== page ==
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Fingerplays in Storytime




How Singing Improves Literacy


Use Props for Singing

Most of us do not have the best singing voices.  Yet, we still sing with kids at storytime!  Childhood 101 has a great article about how to use props to help when singing with children.  So, just ignore the fact that you can't carry a tune and SING ON with a little help from some props.

Friday Funday! Pete The Cat Rockin' Out!

Post by Lisa C.

Pete the Cat's new book Pete the Cat Rocking in My School Shoes, by Eric Littwin and illustrated by James Dean, comes out next week! Are you excited?  To get you in the mood, here's a cute stop-motion video of Pete rockin' out:


Sing a Storytime

CLEL'S new site,, has videos of several songs that would be wonderful shared between parent and child, or in a library storytime.  Young children LOVE to sing, so why not include several songs in your storytime? Singing is a perfect way to reinforce phonological awareness and introduce new vocabulary.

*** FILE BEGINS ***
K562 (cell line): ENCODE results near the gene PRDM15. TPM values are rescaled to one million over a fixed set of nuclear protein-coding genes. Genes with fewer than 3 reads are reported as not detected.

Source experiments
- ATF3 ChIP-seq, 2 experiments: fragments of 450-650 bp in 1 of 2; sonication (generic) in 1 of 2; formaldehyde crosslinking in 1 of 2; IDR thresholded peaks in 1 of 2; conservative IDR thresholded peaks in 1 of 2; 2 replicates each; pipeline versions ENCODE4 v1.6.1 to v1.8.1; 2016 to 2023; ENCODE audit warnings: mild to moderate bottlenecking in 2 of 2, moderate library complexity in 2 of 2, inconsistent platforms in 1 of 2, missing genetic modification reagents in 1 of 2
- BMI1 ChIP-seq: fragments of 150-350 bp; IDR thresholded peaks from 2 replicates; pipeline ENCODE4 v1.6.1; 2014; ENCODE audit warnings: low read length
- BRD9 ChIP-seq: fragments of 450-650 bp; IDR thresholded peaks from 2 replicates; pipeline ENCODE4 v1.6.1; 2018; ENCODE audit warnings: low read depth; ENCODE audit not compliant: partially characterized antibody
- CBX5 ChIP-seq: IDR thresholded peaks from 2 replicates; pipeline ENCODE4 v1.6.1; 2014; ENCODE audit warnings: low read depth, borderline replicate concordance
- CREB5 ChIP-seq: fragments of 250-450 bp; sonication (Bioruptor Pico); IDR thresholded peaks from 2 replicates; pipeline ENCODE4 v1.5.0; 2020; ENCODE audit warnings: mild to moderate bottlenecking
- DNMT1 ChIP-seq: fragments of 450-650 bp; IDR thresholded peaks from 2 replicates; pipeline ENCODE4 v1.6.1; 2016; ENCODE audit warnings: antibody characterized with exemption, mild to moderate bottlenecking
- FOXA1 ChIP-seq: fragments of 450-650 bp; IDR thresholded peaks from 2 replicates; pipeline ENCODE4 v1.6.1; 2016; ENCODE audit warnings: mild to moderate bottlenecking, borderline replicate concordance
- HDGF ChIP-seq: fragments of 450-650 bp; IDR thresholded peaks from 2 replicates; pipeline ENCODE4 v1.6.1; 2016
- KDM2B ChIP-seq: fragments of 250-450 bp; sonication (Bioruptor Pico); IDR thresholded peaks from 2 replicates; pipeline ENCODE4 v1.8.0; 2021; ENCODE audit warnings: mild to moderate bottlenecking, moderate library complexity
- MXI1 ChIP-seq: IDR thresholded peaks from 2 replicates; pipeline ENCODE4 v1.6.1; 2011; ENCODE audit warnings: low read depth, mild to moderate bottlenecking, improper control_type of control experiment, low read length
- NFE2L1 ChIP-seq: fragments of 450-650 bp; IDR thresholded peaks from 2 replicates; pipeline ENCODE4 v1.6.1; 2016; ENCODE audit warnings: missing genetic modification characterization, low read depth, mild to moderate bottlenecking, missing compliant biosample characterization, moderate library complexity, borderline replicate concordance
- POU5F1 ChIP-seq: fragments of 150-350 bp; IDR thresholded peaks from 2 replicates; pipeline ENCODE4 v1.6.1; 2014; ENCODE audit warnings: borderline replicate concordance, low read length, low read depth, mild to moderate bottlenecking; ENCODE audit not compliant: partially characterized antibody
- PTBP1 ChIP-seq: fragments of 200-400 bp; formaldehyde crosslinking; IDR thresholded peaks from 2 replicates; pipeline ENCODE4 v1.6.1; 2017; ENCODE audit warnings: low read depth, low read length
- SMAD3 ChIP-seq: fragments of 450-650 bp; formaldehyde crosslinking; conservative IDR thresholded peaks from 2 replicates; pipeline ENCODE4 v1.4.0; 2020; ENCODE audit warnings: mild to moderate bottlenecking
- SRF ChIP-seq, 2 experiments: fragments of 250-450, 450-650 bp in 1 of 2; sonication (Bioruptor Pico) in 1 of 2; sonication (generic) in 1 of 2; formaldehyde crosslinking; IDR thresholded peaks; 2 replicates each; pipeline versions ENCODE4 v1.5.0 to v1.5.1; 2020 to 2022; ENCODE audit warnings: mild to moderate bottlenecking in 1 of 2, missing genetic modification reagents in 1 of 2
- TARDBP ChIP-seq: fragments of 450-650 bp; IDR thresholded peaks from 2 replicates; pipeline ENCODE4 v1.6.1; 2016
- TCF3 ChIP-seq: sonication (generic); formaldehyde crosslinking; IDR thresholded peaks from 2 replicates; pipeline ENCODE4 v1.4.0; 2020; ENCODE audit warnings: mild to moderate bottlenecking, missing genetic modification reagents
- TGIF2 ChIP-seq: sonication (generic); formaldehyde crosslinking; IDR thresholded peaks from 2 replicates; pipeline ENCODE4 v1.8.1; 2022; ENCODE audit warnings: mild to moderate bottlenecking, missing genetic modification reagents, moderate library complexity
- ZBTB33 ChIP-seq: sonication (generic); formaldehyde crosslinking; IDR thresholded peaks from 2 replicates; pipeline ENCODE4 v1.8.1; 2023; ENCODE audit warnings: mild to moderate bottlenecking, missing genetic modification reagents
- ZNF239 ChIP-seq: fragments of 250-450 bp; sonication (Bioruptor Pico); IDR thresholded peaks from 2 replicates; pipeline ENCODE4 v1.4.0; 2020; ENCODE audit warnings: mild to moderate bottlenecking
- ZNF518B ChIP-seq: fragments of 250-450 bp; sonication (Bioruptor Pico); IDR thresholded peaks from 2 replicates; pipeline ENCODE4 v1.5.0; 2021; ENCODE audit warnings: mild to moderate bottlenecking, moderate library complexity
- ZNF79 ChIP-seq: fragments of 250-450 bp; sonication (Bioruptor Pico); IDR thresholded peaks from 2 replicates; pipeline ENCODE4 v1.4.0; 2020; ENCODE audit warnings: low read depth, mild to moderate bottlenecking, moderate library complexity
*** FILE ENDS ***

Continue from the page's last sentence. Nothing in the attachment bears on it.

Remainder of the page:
Music in storytimes builds phonological awareness

Adding a song or two to your storytime is a great way to encourage phonological awareness -- the ability to hear the smaller sounds that make up a word.  One of the cds I LOVE is Songs for Wiggleworms, which sadly isn't available anymore except in downloadable form.  Many libraries still have it though!  It has great participatory songs like "Walking Walking" and "Wheels on the B

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